A bubblegum pink mould of a pitchfork leans, virile and rigid, against a pile of soft, fleshy cushions; two legs sport a pair of nylon tights, studded all over with protruding, red-tipped matches like long, aggressive leg hairs; a face is concealed by a mask made from kitchen knives, bound together by sheer plastic cable ties. What appears to be a photo book filled with delightfully absurdist artworks is in fact the latest offering from Rottingdean Bazaar.
The famously playful brainchild of designers James Theseus Buck and Luke Brooks is, on paper at least, a burgeoning Fashion East-backed brand, but the Central Saint Martins graduates prefer to describe it as a series of “fashion experiments”. Indeed, unlike most brands, its first collection, launched in late 2015, was comprised not of garments but of badges, some bearing words such as ‘god’ and ‘why’ spelt out in pubic hair, others drooping condoms and individual socks. Buck and Brooks launched their first menswear collection the following year, carrying their fondness for found objects into the fashion realm; T-shirts bore everything from dried flowers to hotel slippers, while tights stretched languorously across sweaters.
The duo’s new publication is a lookbook of sorts to showcase the third collection, which debuted in June at MAN 2018 – but it is also an art project in its own right. “We like making pictures partly because of the relative speed of them, compared to when we make physical things,” Brooks tells us of the compelling images taken by photographer Annie Collinge, a frequent Rottingdean Bazaar collaborator. The pieces themselves – worn by Buck, Brooks and friend and artist Ryan Connnolly – are shown alongside photographs of implements used in the creative process, Buck explains. “We made silicone moulds of household objects and cast them in a flexible foam directly onto cotton jersey. It is a form of printing, as the casts irreversibly fuse with the fabric. The moulds are the light pink objects featured [like the pitchfork].” The results of this process can be viewed in the form of metallic cans strewn across a black sweatshirt, the partial appearance of blue jeans melded onto tracksuit bottoms, and bank cards adorning the back of a T-shirt.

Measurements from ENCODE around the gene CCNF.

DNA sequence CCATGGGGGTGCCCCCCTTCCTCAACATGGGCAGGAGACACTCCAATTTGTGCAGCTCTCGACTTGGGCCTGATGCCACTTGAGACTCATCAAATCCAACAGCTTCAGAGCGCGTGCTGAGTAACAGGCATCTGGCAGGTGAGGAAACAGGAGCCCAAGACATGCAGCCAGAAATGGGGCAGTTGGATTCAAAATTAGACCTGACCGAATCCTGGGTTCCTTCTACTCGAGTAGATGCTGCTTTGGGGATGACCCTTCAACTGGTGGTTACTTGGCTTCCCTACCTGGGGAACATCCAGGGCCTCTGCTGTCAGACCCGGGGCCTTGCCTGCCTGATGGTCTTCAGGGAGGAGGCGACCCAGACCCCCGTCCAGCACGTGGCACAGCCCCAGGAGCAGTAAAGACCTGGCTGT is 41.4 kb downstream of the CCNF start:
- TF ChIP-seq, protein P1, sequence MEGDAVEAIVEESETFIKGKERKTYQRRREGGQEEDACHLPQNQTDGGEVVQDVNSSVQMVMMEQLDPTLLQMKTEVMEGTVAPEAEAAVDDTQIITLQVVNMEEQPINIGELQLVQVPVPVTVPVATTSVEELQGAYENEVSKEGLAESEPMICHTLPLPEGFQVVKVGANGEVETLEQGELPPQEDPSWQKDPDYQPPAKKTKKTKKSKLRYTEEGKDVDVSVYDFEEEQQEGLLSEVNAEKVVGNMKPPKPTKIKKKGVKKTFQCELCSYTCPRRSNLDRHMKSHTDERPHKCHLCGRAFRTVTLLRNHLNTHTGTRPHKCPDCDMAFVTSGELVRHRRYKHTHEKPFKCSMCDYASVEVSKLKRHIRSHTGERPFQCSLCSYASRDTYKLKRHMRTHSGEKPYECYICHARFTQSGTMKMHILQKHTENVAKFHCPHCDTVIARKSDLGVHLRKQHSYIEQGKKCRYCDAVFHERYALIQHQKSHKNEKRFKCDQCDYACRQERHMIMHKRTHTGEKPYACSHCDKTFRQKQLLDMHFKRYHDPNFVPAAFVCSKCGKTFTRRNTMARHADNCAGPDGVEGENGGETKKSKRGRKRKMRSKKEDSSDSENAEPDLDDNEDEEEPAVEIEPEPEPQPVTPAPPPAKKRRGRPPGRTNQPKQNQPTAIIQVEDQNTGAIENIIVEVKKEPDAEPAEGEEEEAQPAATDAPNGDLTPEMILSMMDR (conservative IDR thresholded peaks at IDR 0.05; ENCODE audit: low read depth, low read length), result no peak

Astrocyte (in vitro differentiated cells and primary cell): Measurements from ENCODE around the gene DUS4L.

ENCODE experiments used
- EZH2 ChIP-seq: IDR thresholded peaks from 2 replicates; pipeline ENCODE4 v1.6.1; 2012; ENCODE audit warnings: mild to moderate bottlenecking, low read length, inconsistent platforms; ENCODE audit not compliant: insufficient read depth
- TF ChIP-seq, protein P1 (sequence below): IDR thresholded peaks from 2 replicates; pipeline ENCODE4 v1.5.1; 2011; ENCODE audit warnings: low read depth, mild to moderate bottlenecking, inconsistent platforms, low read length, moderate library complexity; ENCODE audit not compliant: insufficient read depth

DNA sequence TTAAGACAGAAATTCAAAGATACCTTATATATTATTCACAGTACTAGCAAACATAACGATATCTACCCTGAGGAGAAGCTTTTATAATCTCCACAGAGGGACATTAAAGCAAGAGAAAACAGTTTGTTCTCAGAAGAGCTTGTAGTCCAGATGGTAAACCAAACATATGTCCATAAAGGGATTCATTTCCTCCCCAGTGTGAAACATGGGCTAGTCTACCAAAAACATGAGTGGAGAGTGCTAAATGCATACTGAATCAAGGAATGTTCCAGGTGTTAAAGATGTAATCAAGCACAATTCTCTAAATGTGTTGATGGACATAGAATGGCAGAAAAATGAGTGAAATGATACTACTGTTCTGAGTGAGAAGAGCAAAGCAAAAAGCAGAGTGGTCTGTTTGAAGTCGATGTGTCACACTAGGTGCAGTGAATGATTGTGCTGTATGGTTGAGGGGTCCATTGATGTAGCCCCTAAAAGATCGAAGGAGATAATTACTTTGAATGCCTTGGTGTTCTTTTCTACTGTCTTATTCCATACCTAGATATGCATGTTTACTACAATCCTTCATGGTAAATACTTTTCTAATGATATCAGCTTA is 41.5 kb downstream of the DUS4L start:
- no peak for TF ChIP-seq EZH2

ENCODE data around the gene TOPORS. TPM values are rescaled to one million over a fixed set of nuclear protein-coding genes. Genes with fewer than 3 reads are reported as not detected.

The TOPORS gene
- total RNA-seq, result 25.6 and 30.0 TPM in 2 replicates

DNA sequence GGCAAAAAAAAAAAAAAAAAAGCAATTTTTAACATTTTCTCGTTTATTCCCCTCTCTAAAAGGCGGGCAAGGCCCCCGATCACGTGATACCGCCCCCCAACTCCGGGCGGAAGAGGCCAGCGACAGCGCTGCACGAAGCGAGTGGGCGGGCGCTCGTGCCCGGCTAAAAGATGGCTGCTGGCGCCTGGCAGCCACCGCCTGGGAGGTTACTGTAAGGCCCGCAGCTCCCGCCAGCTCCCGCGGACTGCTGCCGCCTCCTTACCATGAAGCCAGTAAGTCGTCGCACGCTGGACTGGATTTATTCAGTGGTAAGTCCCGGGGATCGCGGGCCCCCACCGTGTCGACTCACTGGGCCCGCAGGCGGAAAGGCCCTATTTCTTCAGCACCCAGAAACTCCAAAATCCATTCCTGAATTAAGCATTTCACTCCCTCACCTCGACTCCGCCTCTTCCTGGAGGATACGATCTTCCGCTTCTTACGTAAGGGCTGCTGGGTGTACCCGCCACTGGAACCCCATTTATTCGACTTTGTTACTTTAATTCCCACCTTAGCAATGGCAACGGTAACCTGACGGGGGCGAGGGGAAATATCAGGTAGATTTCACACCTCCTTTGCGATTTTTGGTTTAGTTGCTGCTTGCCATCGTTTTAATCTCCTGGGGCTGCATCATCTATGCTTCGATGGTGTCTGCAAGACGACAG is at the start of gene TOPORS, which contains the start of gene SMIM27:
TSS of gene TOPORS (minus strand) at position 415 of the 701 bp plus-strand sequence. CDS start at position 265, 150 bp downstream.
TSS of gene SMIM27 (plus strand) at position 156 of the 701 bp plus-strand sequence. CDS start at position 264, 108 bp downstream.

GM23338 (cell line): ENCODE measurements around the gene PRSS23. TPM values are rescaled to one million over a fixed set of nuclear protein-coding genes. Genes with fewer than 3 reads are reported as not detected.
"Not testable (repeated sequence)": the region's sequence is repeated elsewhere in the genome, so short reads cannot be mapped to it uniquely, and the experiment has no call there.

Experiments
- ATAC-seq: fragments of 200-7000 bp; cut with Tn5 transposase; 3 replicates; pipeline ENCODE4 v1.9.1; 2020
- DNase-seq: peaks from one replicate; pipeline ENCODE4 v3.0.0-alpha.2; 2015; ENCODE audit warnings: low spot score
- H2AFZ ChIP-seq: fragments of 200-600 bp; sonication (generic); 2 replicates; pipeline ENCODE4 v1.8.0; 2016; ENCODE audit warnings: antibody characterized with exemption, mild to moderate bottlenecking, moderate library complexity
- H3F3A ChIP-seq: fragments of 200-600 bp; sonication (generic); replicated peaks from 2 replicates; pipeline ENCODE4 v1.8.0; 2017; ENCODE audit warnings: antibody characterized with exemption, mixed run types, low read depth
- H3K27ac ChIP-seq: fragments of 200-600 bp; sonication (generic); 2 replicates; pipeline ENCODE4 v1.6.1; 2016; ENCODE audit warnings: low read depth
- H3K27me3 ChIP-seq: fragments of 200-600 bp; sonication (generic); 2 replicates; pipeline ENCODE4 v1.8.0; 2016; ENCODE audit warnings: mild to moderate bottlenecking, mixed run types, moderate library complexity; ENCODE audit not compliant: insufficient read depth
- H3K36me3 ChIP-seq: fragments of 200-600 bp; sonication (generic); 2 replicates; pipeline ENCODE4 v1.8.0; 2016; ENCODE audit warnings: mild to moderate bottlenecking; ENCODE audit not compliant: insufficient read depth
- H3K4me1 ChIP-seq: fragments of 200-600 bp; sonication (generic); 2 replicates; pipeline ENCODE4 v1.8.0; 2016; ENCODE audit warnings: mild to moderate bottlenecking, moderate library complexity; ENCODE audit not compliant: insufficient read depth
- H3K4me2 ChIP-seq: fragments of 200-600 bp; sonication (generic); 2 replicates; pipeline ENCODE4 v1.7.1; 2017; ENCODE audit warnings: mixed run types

The shoot took place in the pair’s house-cum-studio in the seaside village of Rottingdean, from which their name derives (the “Bazaar” was inspired by Hampstead Bazaar). As with their previous collections, their hometown and its wares offered a wealth of inspiration for the designers: “Handy Hardware on Rottingdean High Street, Rottingdean Village News and the 20p toy box at PARC Charity Shop were our key reference points,” they explain. When asked to describe their current aesthetic in three words, Buck and Brooks’ response is “amateur, dramatics, society” – a perfect summary of the whimsical collection, and accompanying imagery. The non-professional element is embodied by the designs’ many purposeful imperfections: hammers seemingly Gaffa-taped onto tops, for example, or a headpiece made from a colander, dripping with spaghetti. Theatrics abound, courtesy of the tongue-in-cheek manner with which Brooks, Buck and Connolly model the garments, striking solemn poses, and pair up to deliver joint performances (see the image of Buck poking his head through a gilded frame, worn by Connolly as part of a distinctly surreal sweater). And then there’s the society element: the invitation from a marvellously madcap duo to don a sweater boasting balloon boobs and join in the fun. “We hope our clothes make people feel like you do in those dreams where you leave the house without trousers on,” they proclaim.
For more from Rottingdean Bazaar, head to the brand’s website.